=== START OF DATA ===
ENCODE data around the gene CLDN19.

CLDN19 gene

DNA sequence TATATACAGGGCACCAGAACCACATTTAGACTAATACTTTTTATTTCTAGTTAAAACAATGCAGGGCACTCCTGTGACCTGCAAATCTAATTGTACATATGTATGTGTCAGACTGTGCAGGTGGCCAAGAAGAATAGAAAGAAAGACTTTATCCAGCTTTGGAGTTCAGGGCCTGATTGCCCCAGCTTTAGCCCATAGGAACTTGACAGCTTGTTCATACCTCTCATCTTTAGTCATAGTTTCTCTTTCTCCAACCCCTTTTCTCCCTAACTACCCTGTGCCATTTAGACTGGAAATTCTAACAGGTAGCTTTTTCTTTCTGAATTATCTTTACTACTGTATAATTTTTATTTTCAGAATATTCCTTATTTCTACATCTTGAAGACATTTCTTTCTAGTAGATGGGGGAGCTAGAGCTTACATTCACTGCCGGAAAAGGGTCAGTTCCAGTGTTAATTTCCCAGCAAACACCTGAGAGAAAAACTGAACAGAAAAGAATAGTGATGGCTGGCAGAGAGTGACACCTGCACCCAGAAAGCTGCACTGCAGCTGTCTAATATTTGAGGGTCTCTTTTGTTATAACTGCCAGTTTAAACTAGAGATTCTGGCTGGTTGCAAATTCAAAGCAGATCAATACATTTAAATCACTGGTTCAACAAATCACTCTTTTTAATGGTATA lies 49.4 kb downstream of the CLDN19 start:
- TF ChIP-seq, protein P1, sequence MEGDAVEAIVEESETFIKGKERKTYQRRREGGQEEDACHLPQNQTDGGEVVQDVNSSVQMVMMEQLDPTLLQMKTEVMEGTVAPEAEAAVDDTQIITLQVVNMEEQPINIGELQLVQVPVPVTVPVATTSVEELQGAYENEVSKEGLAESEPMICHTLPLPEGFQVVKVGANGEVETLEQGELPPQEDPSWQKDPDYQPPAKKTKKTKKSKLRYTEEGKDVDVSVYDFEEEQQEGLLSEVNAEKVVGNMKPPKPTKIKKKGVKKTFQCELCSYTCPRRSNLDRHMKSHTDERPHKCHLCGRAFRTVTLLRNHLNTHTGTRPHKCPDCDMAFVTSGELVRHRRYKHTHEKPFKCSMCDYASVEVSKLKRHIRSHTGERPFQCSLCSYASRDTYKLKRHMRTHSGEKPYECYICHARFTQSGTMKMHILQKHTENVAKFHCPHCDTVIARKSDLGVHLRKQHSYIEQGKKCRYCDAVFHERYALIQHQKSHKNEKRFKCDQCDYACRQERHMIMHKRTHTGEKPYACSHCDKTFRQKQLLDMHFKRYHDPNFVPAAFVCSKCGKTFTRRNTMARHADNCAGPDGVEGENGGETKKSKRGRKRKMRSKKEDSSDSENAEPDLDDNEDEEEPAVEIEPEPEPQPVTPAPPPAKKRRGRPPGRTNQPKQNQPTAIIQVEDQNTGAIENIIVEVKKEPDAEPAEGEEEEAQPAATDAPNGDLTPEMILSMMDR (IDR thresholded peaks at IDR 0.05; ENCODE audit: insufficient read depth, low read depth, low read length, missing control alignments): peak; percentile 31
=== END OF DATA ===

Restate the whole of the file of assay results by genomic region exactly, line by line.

ENCODE data around the gene CLDN19.

CLDN19 gene

DNA sequence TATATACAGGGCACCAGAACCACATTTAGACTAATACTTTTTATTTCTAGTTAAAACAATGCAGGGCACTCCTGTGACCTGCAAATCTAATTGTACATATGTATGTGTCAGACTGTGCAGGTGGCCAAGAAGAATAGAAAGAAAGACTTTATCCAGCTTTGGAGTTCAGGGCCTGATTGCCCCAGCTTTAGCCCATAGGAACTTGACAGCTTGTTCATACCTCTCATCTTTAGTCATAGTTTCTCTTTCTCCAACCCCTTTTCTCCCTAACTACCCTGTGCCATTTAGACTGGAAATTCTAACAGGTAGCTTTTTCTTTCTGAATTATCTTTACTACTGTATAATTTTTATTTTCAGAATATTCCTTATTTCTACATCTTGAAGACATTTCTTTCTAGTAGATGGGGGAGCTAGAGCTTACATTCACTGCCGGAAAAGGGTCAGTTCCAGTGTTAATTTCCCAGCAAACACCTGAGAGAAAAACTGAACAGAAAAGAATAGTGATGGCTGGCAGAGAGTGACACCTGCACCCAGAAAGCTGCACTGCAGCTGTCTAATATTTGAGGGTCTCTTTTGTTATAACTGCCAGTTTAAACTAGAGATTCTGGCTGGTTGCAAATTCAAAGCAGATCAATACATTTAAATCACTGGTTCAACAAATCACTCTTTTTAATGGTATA lies 49.4 kb downstream of the CLDN19 start:
- TF ChIP-seq, protein P1, sequence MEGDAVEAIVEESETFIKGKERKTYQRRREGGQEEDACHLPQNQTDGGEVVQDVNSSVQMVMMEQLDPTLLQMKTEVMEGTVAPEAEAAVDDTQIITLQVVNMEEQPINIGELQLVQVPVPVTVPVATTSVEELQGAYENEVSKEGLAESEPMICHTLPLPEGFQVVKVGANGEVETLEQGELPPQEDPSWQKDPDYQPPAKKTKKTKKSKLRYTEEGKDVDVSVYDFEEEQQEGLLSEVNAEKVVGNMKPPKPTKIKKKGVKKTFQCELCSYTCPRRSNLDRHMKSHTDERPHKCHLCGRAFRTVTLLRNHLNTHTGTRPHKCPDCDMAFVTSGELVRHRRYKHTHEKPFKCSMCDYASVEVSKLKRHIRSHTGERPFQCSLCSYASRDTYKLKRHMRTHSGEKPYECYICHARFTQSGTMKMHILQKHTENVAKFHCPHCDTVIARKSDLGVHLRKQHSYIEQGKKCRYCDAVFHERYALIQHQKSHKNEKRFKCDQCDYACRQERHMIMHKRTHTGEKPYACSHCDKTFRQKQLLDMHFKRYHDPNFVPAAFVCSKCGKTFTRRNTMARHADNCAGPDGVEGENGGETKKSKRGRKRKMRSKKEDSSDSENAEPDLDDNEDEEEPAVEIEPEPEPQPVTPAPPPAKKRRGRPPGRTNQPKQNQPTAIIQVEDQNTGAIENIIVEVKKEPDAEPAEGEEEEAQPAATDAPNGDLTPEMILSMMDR (IDR thresholded peaks at IDR 0.05; ENCODE audit: insufficient read depth, low read depth, low read length, missing control alignments): peak; percentile 31